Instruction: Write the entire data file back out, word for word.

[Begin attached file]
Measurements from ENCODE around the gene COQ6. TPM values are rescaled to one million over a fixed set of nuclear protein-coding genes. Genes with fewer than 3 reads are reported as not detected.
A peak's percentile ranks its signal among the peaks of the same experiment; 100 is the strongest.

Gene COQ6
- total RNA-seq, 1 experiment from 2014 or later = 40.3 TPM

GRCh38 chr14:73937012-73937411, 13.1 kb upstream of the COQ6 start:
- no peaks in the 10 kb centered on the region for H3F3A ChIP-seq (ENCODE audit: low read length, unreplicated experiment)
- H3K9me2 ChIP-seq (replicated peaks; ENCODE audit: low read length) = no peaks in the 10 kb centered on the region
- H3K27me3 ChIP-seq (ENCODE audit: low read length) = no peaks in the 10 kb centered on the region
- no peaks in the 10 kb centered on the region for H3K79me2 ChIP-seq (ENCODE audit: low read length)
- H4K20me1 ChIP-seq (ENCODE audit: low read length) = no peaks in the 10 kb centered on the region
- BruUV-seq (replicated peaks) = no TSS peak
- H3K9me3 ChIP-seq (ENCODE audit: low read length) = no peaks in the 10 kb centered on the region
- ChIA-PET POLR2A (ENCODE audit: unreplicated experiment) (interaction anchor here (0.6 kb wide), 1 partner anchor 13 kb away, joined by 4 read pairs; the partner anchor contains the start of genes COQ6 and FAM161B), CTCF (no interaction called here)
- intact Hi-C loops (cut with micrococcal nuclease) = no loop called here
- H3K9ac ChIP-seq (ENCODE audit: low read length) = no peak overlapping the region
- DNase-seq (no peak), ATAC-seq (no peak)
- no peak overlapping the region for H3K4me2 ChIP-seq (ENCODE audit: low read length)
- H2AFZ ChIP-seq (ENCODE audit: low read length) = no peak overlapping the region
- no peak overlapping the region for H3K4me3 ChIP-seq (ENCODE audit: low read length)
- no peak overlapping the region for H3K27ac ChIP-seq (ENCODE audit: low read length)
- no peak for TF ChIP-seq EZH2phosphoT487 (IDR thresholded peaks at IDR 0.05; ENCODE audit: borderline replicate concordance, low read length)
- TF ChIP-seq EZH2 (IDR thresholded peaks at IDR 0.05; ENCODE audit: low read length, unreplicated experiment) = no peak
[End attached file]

Measurements from ENCODE around the gene COQ6. TPM values are rescaled to one million over a fixed set of nuclear protein-coding genes. Genes with fewer than 3 reads are reported as not detected.
A peak's percentile ranks its signal among the peaks of the same experiment; 100 is the strongest.

Gene COQ6
- total RNA-seq, 1 experiment from 2014 or later = 40.3 TPM

GRCh38 chr14:73937012-73937411, 13.1 kb upstream of the COQ6 start:
- no peaks in the 10 kb centered on the region for H3F3A ChIP-seq (ENCODE audit: low read length, unreplicated experiment)
- H3K9me2 ChIP-seq (replicated peaks; ENCODE audit: low read length) = no peaks in the 10 kb centered on the region
- H3K27me3 ChIP-seq (ENCODE audit: low read length) = no peaks in the 10 kb centered on the region
- no peaks in the 10 kb centered on the region for H3K79me2 ChIP-seq (ENCODE audit: low read length)
- H4K20me1 ChIP-seq (ENCODE audit: low read length) = no peaks in the 10 kb centered on the region
- BruUV-seq (replicated peaks) = no TSS peak
- H3K9me3 ChIP-seq (ENCODE audit: low read length) = no peaks in the 10 kb centered on the region
- ChIA-PET POLR2A (ENCODE audit: unreplicated experiment) (interaction anchor here (0.6 kb wide), 1 partner anchor 13 kb away, joined by 4 read pairs; the partner anchor contains the start of genes COQ6 and FAM161B), CTCF (no interaction called here)
- intact Hi-C loops (cut with micrococcal nuclease) = no loop called here
- H3K9ac ChIP-seq (ENCODE audit: low read length) = no peak overlapping the region
- DNase-seq (no peak), ATAC-seq (no peak)
- no peak overlapping the region for H3K4me2 ChIP-seq (ENCODE audit: low read length)
- H2AFZ ChIP-seq (ENCODE audit: low read length) = no peak overlapping the region
- no peak overlapping the region for H3K4me3 ChIP-seq (ENCODE audit: low read length)
- no peak overlapping the region for H3K27ac ChIP-seq (ENCODE audit: low read length)
- no peak for TF ChIP-seq EZH2phosphoT487 (IDR thresholded peaks at IDR 0.05; ENCODE audit: borderline replicate concordance, low read length)
- TF ChIP-seq EZH2 (IDR thresholded peaks at IDR 0.05; ENCODE audit: low read length, unreplicated experiment) = no peak